They also pointed out that the low amplitude of the quadrupole could occur by chance. The fluctuations occur according to a statistical distribution: for the small fluctuations, the sky is big enough for us to see lots of them, so we can average out and get a small statistical error. But by definition, we only see very few of the very largest fluctuations on the sky, so the possible error is much larger. It's not all that surprising that the deviation from expectations happens just where the errors are largest.

In the last few days, another team (Cornish et al.) has confirmed that there are no matched circles in the WMAP data. As good Popperians, we should rejoice when it turns out that observations rule out a particular theory. However, this doesn't explain why Nature published a theory that had apparently been ruled out three months previously and was definitively ruled out the day after publication. It looks as if the editors and referees didn't have a clue what they were doing.

Nature may be the "world's leading scientific journal" in biochemistry and one or two other fields, but for theoretical physics and cosmology it's worse than useless. Anything published in Nature on those subjects is likely to be both incorrect and over-hyped. Real theoretical physics and cosmology happen in Physical Review (Phys Rev), Physics Letters (Phys Lett), the Astrophysical Journal (Ap J) and Monthly Notices of the Royal Astronomical Society (Mon Not Roy Astron Soc).

Update, Thursday 16th October 2003: Gah. Science is even more complicated than you thought.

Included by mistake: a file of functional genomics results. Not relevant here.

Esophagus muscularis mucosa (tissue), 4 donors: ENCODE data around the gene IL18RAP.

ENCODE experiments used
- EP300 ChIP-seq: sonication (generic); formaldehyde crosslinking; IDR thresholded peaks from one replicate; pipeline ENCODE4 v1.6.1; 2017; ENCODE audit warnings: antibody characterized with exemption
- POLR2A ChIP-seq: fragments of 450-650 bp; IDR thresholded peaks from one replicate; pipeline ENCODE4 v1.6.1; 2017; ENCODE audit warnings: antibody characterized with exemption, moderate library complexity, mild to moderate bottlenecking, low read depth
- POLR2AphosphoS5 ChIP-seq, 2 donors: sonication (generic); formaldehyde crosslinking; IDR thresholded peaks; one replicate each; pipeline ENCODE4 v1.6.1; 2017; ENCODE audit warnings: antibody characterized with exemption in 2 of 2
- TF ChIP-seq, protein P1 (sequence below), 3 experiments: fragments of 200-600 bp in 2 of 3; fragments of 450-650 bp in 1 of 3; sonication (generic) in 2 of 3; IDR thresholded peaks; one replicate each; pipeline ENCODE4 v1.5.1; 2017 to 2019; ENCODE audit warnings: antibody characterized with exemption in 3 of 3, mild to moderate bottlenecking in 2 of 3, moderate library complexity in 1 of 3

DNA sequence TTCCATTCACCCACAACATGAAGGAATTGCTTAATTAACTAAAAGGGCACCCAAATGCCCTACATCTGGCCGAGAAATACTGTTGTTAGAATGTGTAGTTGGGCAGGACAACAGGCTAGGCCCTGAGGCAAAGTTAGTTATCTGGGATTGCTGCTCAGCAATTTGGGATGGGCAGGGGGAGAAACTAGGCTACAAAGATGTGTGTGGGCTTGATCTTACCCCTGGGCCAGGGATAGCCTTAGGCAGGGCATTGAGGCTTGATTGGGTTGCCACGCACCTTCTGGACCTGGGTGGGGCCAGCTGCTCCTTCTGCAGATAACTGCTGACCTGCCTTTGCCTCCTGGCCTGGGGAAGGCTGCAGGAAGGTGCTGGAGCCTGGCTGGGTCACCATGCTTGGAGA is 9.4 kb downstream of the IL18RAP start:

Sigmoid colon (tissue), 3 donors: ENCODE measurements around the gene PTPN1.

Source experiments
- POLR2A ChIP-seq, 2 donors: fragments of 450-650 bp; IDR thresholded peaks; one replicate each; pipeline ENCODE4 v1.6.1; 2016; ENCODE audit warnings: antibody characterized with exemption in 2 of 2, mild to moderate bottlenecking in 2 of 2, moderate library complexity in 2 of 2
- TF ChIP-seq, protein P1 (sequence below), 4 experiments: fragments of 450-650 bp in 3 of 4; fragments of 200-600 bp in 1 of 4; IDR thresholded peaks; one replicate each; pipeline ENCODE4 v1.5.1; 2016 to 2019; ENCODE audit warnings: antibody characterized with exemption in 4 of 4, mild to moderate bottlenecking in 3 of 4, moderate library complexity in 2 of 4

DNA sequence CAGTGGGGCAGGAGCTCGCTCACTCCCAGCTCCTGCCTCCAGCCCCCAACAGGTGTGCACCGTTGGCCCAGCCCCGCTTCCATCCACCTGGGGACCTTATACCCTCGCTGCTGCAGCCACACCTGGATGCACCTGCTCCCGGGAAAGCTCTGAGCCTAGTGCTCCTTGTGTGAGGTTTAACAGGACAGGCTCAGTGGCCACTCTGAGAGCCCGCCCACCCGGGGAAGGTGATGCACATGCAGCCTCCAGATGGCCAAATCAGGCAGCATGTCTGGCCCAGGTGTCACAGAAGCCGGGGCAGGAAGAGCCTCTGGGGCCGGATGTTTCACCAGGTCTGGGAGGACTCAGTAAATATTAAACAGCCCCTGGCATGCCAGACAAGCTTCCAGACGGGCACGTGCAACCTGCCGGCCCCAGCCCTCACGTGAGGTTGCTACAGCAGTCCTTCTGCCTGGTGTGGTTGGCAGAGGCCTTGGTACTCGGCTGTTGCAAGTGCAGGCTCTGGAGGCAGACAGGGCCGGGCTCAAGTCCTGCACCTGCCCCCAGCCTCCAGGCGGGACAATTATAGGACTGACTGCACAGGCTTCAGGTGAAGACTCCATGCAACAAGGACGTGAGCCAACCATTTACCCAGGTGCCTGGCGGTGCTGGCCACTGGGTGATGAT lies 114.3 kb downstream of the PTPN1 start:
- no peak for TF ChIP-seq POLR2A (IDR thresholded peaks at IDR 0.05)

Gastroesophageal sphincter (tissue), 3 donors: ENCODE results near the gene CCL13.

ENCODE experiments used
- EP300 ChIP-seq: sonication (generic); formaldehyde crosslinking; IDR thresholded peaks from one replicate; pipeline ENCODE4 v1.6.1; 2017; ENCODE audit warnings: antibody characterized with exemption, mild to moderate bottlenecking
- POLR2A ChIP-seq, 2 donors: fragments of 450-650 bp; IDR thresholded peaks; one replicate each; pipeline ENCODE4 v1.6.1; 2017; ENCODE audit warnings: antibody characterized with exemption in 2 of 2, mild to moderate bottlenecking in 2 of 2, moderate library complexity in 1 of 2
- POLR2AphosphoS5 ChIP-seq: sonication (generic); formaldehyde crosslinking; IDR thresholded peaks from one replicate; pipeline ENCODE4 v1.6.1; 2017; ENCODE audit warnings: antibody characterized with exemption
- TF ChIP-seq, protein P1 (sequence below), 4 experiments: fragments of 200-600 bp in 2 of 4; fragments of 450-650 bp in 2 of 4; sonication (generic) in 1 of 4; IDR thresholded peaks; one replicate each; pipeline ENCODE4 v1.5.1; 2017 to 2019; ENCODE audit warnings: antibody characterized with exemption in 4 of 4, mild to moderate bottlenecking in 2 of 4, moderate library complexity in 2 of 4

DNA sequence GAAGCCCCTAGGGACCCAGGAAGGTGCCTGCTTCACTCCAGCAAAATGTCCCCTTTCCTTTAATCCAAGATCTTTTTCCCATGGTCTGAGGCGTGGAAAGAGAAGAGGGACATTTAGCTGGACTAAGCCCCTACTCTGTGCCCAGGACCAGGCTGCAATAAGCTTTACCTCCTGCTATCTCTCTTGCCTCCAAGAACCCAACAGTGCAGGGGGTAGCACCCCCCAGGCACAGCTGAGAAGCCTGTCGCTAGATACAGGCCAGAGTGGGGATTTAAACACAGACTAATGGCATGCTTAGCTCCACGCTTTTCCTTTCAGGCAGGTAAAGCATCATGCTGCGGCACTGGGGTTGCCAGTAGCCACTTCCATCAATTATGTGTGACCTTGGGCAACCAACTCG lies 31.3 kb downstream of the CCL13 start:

de Oliveira-Costa et al. revised their statement again. It now turns out that their July paper didn't rule out the dodecahedron model, because they didn't do a complete search of the possible correlated circles. The reason is fairly easy to see: opposite faces of a dodecahedron have a relative twist or rotation of 36°. So the temperature along one of the circles is correlated with the temperature along the other circle, only 36 degrees out of sync. They didn't search for this "twisted" type of correlation.

But, Cornish et al. just finished a really comprehensive search for matched circles, including all possible twists. They still found zilch. The team who proposed the dodecahedral model are trying to wriggle out of it, but it still looks to me like this is a theory that died the day after it was published.

Apparently, the two groups were exchanging information up until the Nature article was in press. This makes it even stranger: if you have a theory, and the data analysis that's going to support or disprove it is very nearly finished, why rush to print the theory before you know the result of the analysis? But this is a well-known tactic for gaining publicity. If the theory is supported, you get the bonus of having "predicted" the data; if it's disproved, you get the publicity of the original announcement and of the subsequent controversy. In the long run this doesn't do science any good, since it gives the impression that scientists are more concerned with getting publicity than with finding the right answer. Which we're not. Honest.

1. Despite what a doughnut or bagel looks like, the 2-torus and 3-torus involved in this writeup are flat manifolds. Mathematically, they're rectangular or cuboidal chunks of Euclidean space with opposite sides or faces identified. An actual doughnut is positively curved on the outside and negatively on the inside, because of the necessity of circumscribing the hole while staying in 3 dimensional space, but it's possible to endow the surface with a flat metric.